Origins And Meanings Of The Days Of The Week
The study of the origin of the day names, from different ciltures, where the days got their names.
There are thousands of things that every child in America grows up with, things they learn from very young, that they never question, that they never even think about, yet it many ways, they don’t make any sense. I enjoy these things. One of these things is the names we use, in this case, the days of the week. We all learn them from very early on, and the name of a day has a deep meaning to every person. Friday is the last day of school or work, Monday is the first day of work, Saturday is the day to kick back and relax.
In a couple of these cases, the name of the day is obvious, but in the others, there is no connection between the word Friday, and the day itself. These names are direct descendants from old cultures, where the gods controlled the daily lives, and the people honored the heavenly beings.
Let’s start with the Romans, the early conquerors from Rome who founded most of the little details that modern Western society thrive on. Originally, the Romans named the days of the week after their gods, with the first two days of the week being the sun and the moon, and the next five being five of their principle gods. Sunday was devoted to the sun, and Monday to the moon. Tuesday belonged to Mars, the god of War, and Wednesday belonged to Mercury, the messenger god. Jupiter (Jove) was the king of the gods, and he got Thursday, then came Venus, goddess of love, on Friday, and the week ended with Saturn, Jupiter’s father, on Saturday (Saturn’s Day).
Following the Roman culture, several cultures got their root language from Latin, English being one of these. However, the Romance languages, as they are called, more closely resemble the Latin, and these are French, Italian, Spanish, and a couple of others. English is close, but has too many influences from other languages to really resemble Latin anymore.
The three Romance languages mentioned, French, Spanish, and Italian, all still have variations of the original Roman names for the days. In Spanish, the days are Domingo (Sunday), Lunes, Martes, Miercoles, Jueves, Viernes, and Sabado. In French, they are Dimanche (Sunday), Lundi, Mardi, Mercredi, Jeudi, Vendredi, and Samedi. In Italian, they are Domenica (Sunday), Lunedi, Martedi, Mercoledi, Giovedi, Venerdi, and Sabato. All of these follow the original Roman names, translated into their individual languages.
Following these others, the seven days of the English week should be Sunday, Monday, Marsday, Mercurday, Jovesday, Venusday, and Saturday. Where did English go astray? Well, three of the seven names remained the same, but the other four, Tuesday, Wednesday, Thursday, and Friday, all changed to completely different names. Why?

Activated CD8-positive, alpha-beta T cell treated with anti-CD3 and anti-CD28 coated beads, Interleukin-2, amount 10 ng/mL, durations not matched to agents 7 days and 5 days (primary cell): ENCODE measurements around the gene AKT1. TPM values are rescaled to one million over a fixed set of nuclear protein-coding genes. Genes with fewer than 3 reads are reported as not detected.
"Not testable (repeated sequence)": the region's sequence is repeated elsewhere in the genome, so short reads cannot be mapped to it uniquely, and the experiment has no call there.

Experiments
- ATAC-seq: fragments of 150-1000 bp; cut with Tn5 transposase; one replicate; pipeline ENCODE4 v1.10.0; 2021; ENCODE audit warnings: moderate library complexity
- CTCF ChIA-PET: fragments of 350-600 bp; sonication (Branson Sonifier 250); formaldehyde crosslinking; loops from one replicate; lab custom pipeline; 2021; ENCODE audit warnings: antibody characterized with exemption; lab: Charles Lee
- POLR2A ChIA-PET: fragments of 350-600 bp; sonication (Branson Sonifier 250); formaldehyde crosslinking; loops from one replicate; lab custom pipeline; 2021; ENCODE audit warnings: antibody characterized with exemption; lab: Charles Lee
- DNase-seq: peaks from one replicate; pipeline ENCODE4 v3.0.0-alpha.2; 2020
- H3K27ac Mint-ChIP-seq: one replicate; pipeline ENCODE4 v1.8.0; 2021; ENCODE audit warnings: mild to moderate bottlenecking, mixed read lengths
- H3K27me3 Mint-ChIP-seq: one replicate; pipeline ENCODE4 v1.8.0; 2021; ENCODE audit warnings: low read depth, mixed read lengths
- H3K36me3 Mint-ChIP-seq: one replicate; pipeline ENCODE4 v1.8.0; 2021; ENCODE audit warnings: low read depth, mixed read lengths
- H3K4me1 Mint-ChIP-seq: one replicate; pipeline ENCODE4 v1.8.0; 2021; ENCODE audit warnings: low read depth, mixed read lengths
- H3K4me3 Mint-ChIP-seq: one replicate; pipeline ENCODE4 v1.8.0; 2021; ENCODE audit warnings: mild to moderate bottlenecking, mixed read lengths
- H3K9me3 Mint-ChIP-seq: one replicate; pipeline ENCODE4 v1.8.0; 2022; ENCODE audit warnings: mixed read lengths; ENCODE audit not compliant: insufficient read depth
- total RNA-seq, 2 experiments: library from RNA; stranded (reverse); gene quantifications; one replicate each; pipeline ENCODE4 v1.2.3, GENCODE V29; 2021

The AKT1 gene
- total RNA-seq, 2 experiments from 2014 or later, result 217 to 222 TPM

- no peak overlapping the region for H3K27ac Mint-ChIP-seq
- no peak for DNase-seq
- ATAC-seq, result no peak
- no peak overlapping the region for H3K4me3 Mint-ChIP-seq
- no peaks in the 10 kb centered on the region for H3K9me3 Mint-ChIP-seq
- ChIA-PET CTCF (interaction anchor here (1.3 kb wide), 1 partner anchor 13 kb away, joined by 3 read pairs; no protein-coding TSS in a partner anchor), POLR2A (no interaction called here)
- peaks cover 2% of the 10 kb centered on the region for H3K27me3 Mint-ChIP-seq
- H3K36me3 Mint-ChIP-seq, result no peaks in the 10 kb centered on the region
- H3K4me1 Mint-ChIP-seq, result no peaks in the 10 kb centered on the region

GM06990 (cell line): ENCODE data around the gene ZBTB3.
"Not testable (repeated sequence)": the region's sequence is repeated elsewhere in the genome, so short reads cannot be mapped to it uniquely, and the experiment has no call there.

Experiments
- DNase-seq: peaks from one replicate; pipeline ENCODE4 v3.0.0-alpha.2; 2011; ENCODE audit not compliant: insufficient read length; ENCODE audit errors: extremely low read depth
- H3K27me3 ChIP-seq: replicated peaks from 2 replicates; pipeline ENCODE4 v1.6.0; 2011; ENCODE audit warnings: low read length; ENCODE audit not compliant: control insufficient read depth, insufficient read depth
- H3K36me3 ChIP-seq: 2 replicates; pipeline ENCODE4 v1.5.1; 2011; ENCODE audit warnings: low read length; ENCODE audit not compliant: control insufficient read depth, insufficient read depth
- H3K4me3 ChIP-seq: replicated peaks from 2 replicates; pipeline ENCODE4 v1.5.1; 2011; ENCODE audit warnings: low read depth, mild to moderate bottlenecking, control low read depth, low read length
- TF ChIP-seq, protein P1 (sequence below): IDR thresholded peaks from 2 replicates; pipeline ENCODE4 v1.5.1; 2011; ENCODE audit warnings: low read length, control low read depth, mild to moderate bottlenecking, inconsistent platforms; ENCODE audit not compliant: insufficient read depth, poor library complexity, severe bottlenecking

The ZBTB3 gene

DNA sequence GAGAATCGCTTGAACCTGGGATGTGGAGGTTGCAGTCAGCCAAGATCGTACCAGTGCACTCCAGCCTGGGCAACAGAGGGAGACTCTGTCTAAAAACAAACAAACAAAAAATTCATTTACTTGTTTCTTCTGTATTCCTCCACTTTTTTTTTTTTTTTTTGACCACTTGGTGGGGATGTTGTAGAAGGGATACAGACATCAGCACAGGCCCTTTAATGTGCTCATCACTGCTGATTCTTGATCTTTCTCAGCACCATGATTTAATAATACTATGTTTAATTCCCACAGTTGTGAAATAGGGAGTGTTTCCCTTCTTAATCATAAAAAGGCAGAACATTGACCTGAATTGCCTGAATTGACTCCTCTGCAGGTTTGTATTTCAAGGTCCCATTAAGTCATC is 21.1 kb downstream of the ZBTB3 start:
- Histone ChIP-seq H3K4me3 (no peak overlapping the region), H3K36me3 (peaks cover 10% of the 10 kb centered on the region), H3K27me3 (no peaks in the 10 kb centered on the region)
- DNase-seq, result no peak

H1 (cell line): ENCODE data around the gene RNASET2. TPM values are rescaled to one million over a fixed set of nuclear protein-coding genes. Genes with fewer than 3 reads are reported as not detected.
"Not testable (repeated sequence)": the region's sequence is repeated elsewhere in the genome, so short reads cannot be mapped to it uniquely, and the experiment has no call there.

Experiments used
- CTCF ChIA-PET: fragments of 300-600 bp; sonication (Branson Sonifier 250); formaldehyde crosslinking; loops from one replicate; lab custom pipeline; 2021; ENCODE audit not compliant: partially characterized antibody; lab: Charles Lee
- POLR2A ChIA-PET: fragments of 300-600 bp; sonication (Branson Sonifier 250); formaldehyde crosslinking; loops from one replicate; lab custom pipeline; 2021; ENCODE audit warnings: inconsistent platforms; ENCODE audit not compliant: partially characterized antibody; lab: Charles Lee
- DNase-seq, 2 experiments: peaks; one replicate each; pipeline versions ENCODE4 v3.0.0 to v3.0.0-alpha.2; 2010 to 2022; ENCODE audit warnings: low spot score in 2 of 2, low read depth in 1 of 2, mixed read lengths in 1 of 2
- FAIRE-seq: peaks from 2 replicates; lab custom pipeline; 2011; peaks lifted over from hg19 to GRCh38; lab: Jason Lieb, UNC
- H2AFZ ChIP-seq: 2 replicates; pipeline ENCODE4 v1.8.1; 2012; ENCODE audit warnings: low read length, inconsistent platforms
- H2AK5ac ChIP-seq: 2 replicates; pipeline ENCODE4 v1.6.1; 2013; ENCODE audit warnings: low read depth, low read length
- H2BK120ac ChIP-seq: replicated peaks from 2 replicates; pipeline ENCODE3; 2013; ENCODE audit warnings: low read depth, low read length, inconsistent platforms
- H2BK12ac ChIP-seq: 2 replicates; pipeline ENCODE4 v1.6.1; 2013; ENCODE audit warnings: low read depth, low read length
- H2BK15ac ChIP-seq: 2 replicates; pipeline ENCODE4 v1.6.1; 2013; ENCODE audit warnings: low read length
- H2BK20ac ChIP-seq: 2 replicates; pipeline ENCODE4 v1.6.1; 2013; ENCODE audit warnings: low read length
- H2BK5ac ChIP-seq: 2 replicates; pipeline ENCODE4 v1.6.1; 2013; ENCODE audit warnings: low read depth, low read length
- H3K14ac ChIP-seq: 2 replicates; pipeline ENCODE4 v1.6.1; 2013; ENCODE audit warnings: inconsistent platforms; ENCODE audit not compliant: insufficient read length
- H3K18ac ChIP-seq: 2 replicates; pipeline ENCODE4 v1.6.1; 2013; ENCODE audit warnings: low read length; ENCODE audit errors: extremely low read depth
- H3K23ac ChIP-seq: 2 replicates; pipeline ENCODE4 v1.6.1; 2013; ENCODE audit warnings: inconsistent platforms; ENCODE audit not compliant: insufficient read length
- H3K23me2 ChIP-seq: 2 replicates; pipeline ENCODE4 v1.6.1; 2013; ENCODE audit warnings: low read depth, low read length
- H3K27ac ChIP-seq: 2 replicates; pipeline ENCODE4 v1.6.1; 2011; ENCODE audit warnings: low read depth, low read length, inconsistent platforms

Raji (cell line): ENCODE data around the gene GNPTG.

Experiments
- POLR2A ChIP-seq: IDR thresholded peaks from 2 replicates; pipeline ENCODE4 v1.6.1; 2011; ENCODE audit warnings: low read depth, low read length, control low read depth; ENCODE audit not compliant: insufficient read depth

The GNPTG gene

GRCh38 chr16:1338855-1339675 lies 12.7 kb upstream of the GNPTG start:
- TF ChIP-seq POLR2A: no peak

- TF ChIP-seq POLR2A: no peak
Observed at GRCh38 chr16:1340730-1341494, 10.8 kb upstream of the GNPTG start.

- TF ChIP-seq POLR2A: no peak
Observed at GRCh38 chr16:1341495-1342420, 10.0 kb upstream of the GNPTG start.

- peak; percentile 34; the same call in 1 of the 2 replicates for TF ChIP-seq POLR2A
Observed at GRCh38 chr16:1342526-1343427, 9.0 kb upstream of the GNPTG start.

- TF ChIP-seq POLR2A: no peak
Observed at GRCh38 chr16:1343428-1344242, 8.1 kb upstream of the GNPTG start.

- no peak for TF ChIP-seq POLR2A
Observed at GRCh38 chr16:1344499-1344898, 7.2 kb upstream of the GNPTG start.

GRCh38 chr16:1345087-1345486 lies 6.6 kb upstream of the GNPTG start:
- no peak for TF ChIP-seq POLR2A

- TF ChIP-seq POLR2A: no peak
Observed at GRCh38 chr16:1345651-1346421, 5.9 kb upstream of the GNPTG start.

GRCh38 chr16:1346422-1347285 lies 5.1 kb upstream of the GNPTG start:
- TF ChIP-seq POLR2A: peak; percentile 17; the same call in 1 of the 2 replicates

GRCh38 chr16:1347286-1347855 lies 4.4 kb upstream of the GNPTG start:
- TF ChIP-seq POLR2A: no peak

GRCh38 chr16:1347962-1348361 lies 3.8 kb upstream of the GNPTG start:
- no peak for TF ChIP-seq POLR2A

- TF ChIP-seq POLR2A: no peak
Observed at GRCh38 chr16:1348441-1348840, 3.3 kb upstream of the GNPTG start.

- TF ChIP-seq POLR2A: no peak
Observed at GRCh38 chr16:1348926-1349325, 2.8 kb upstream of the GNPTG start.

There’s the big change. Unlike the other Romance languages, English has a very strong German influence in it. Much of our vocabulary and sentence structures come from German, as well as those little cultural details. And those four days. But the Germanic influence followed the same pattern as the Roman, and those four days are still names for gods.
Tuesday is from the Norse god Tyr, god of battle, similar to the Mars, the Roman god of battle, so they share the same day. Likewise, Venus is very similar to the Norse goddess of love, Frigg, who is the namesake of Friday. Jupiter, in Roman mythology, is the king of gods, but rules directly over thunder and lightning, so it’ natural that he’s replaced with the Norse god of thunder and lightning, Thor, turning Jovesday into Thursday. As for Mercury, he was replaced by the Norse god of all gods, the mighty Odin, (or Woden), turning Mercurday in Wednesday.
Now, for a completely different view, let’s see what eastern culture did, starting from their own basics. The Japanese didn’t name their days after their gods, but rather associated them with their elements, plus the sun and the moon. In Japan, there are five basic elements, not four, and these are fire, water, earth, metal, and wood. Their sun day, Nichiyohbi, corresponds with our Sunday, just as their moon day, Getsuyohbi, corresponds with our Monday. The next five are Kayohbi, Suiyohbi, Mokuyohbi, Kinyohbi, and Doyohbi, which are, in order, fire, water, wood (tree), metal (gold), and earth (land).
Here’s the interesting part. The Japanese also associated the first five planets with these elements, so that water was Mercury, fire was Mars, wood was Jupiter, metal was Venus, and earth was Earth. Matching these up with Western days, water day is Mercurday, or Wednesday. Fire day is Marsday, or Tuesday. Wood day is Jovesday, or Thursday, and metal day is Venusday, or Friday.
Having the first five elements match the first five planets was all well and good, but earth was also a planet and an element, and they weren’t going to change their arrangement to match heaven or gods. So Saturday, instead of the Western association with the god Saturn, was instead associated with the element of earth, which was connected to their own home planet.
It seems unlikely that either Roman or Japanese culture would have changed their calendars to accommodate the other, since both were well established long before either culture knew about the other. Although it is possible the Japanese associated certain elements with certain planets to match the Western gods. Either taken individually or as a group, we can see the evolution of day names over the centuries. Who knows what would have ended up what if different cultures had intervened, or if they hadn’t.
Thank gods it’s Venusday.